Tennis ace Jimmy Connors and his pals can be a testy lot, as they showed while exiting England after Jimbo lost to Björn Borg in the Wimbledon semifinals. "The elevator is full—get off or you can go down the shaft," warned one of Jimmy's entourage when a reporter followed onto a lift at Heathrow Airport. The same man told photographers to "Get out of the way or I'll bust your heads in." Connors himself was hardly more receptive. Asked who he thought would win the championship, Connors snapped, "I don't care. You guys have all the answers. You know what happens before it starts, so you say. And don't ask me about my future—why should you want to know that?" Jimmy did make one nonbelligerent statement, about his very expectant wife, Patti—"Everything is going well"—before his companion squelched further interrogatives with the remark, "Any more questions and you could be turned upside down."
Running on Full
He may sing about alpine splendors and joys of natural living, but danged if John Denver is going to go without his Rocky Mountain high-octane. As soon as the gas crunch hit, Denver had a 4,000-gallon fuel tank sunk near his Starwood-at-Aspen home. At 20 miles per gallon in John's Porsche, that's enough gas to circumnavigate the globe about three times, to say nothing of little old Colorado.
Notes from St. Helena
What qualities does Richard Nixon think are required of a politician? An ambitious young GOP gun-slinger found out when he asked for, and got, an appointment at San Clemente. After about an hour's chat, Nixon agreed that his visitor did indeed have political potential, for four basic reasons: "First, you are tall," noted Nixon. "Second, you're obviously intelligent. Third, you are good-looking. Fourth, and most important, you have a fine speaking voice." The youth took this appraisal to one of his own political advisers, who was hardly surprised; he recalled a visit to San Clemente several years ago when Nixon, apparently still oblivious to the dimensions of Watergate, mused about his own Waterloo: "It's always the little things in life that bring you down."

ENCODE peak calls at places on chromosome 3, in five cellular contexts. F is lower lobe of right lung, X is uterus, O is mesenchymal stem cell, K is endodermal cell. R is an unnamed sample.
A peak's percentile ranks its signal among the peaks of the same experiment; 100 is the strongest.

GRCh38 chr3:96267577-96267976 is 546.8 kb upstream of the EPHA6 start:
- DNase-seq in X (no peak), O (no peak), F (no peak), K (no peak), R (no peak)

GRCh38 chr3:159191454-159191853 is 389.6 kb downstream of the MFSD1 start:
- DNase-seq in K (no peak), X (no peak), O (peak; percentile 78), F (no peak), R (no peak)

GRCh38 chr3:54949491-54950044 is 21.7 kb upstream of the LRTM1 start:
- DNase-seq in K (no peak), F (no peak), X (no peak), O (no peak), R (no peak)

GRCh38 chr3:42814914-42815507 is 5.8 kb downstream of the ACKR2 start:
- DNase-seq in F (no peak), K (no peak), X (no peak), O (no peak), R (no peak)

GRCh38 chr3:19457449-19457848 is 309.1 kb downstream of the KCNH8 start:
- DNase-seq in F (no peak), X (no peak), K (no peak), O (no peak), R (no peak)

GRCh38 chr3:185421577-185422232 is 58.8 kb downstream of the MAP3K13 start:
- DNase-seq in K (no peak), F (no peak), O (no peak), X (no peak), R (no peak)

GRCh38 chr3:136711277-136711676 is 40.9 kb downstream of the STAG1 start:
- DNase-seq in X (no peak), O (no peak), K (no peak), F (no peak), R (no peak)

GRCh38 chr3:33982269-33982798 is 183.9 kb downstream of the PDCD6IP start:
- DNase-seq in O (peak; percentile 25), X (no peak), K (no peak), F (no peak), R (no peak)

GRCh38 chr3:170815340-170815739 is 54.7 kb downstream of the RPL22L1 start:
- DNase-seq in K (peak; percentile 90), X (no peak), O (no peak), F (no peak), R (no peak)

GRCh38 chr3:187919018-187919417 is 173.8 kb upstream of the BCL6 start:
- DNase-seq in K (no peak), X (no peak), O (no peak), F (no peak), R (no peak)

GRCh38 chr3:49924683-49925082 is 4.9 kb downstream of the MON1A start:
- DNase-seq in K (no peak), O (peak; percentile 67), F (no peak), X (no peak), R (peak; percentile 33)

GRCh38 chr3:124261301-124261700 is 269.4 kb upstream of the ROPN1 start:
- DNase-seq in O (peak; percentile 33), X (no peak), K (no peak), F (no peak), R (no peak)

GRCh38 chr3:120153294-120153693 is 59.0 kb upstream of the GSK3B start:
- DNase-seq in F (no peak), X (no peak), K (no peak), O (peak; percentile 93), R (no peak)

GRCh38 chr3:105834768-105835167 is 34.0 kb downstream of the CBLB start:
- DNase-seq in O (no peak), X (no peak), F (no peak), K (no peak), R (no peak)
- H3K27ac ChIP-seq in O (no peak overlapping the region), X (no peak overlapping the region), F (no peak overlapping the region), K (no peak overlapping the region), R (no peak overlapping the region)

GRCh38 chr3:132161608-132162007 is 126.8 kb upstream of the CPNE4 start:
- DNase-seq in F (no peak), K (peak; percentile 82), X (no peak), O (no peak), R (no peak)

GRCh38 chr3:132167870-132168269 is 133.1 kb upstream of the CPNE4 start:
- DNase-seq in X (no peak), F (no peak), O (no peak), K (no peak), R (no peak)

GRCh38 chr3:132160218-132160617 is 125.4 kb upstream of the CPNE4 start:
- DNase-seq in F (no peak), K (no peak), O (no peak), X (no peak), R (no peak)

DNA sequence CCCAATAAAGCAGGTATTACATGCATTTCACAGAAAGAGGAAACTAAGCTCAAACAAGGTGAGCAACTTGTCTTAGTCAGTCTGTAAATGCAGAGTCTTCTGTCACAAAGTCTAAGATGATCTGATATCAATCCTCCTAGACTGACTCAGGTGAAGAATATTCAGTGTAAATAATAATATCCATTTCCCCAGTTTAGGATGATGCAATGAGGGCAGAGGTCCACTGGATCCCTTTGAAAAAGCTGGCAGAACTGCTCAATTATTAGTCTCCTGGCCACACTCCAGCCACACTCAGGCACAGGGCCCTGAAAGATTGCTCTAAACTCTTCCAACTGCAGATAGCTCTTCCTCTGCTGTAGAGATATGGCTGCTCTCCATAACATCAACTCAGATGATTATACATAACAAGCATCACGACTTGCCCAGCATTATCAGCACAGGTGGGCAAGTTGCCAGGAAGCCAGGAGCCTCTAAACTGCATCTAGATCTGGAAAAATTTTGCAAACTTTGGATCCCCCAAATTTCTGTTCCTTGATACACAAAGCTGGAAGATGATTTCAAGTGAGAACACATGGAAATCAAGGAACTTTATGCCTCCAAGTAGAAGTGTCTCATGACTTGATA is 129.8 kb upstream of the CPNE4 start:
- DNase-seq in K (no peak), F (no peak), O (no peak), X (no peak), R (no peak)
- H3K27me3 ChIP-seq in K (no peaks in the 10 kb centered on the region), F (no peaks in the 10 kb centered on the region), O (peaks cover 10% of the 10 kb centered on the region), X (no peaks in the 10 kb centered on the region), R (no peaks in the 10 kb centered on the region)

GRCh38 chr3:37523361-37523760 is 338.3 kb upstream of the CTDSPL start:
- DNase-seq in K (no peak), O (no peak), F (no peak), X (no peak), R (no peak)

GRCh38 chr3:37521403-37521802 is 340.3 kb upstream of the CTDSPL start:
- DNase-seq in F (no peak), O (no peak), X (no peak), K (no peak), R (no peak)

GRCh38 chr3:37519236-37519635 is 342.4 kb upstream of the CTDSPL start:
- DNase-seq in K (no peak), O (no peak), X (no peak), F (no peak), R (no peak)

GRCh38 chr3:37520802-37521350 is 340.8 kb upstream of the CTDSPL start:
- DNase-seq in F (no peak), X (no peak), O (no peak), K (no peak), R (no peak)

If Burt Bacharach writes songs from life, his next hit may well be something like Do the Limbo; after three years he and estranged wife Angie Dickinson have no plans to divorce or reconcile. "For the entire separation," sighs Burt, "we keep getting asked about our situation, and frankly, it's getting awfully boring. If I go back, I can promise I'll sneak back quietly—no fanfare. I couldn't stand all the fuss and attention."
•Although he signed a campaign letter supporting presidential aspirant John Connally, Houston Oiler running back Earl Campbell admitted, when questioned, that it wasn't exactly an informed decision. "Personally, I don't even vote," says Campbell, who says that he signed simply because old friend University of Texas athletic director Darrell Royal asked him to. "I wouldn't know John Connally if he walked in my front door. I'm not into politics."
•At the end of a late-night session at the recent Camp David domestic summit, black leader Jesse Jackson asked Jimmy Carter if they'd be having his favorite breakfast food next morning. Sure enough, the President replied, and told a story about a New Englander who went into a Southern saloon and ordered a martini. "Regular or special?" asks the bartender. "What's the special?" the visitor asked. The answer: "No grits."
•Despite her ballyhooed retirement from the variety hour format last year, Carol Burnett will return—with her old TV gang—for four shows on ABC starting in August. Explains the comedienne: "I was reading this book a doctor wrote and, well, all this stuff about not staying out in the sun—I didn't know what else to do this summer."